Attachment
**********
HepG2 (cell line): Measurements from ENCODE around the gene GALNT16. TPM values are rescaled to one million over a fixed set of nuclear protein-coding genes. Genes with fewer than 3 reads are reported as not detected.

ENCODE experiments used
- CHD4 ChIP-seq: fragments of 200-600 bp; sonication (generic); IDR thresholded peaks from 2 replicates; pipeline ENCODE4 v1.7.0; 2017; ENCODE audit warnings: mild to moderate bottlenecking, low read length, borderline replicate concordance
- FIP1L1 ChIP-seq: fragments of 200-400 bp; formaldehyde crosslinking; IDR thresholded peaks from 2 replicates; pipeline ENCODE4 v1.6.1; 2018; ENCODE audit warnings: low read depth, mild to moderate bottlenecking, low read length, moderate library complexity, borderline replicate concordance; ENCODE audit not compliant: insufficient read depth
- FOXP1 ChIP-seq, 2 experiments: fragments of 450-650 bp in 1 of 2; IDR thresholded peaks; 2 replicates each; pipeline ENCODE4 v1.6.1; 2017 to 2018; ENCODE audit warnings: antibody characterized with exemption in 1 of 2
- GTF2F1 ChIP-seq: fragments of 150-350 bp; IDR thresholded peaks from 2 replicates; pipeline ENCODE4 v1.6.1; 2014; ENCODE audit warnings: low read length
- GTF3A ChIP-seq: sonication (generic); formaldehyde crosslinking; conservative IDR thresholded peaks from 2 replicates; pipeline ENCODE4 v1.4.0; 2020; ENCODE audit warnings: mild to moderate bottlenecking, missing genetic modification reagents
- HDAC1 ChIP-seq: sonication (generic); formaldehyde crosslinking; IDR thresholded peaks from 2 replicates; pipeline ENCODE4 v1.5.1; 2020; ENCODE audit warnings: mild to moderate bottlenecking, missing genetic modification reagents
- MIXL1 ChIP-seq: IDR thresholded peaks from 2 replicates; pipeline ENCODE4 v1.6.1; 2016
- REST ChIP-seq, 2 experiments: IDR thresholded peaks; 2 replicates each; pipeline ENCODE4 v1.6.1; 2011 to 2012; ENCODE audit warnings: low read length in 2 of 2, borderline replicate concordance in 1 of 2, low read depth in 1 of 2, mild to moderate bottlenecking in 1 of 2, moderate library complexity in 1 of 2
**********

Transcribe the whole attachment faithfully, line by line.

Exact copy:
HepG2 (cell line): Measurements from ENCODE around the gene GALNT16. TPM values are rescaled to one million over a fixed set of nuclear protein-coding genes. Genes with fewer than 3 reads are reported as not detected.

ENCODE experiments used
- CHD4 ChIP-seq: fragments of 200-600 bp; sonication (generic); IDR thresholded peaks from 2 replicates; pipeline ENCODE4 v1.7.0; 2017; ENCODE audit warnings: mild to moderate bottlenecking, low read length, borderline replicate concordance
- FIP1L1 ChIP-seq: fragments of 200-400 bp; formaldehyde crosslinking; IDR thresholded peaks from 2 replicates; pipeline ENCODE4 v1.6.1; 2018; ENCODE audit warnings: low read depth, mild to moderate bottlenecking, low read length, moderate library complexity, borderline replicate concordance; ENCODE audit not compliant: insufficient read depth
- FOXP1 ChIP-seq, 2 experiments: fragments of 450-650 bp in 1 of 2; IDR thresholded peaks; 2 replicates each; pipeline ENCODE4 v1.6.1; 2017 to 2018; ENCODE audit warnings: antibody characterized with exemption in 1 of 2
- GTF2F1 ChIP-seq: fragments of 150-350 bp; IDR thresholded peaks from 2 replicates; pipeline ENCODE4 v1.6.1; 2014; ENCODE audit warnings: low read length
- GTF3A ChIP-seq: sonication (generic); formaldehyde crosslinking; conservative IDR thresholded peaks from 2 replicates; pipeline ENCODE4 v1.4.0; 2020; ENCODE audit warnings: mild to moderate bottlenecking, missing genetic modification reagents
- HDAC1 ChIP-seq: sonication (generic); formaldehyde crosslinking; IDR thresholded peaks from 2 replicates; pipeline ENCODE4 v1.5.1; 2020; ENCODE audit warnings: mild to moderate bottlenecking, missing genetic modification reagents
- MIXL1 ChIP-seq: IDR thresholded peaks from 2 replicates; pipeline ENCODE4 v1.6.1; 2016
- REST ChIP-seq, 2 experiments: IDR thresholded peaks; 2 replicates each; pipeline ENCODE4 v1.6.1; 2011 to 2012; ENCODE audit warnings: low read length in 2 of 2, borderline replicate concordance in 1 of 2, low read depth in 1 of 2, mild to moderate bottlenecking in 1 of 2, moderate library complexity in 1 of 2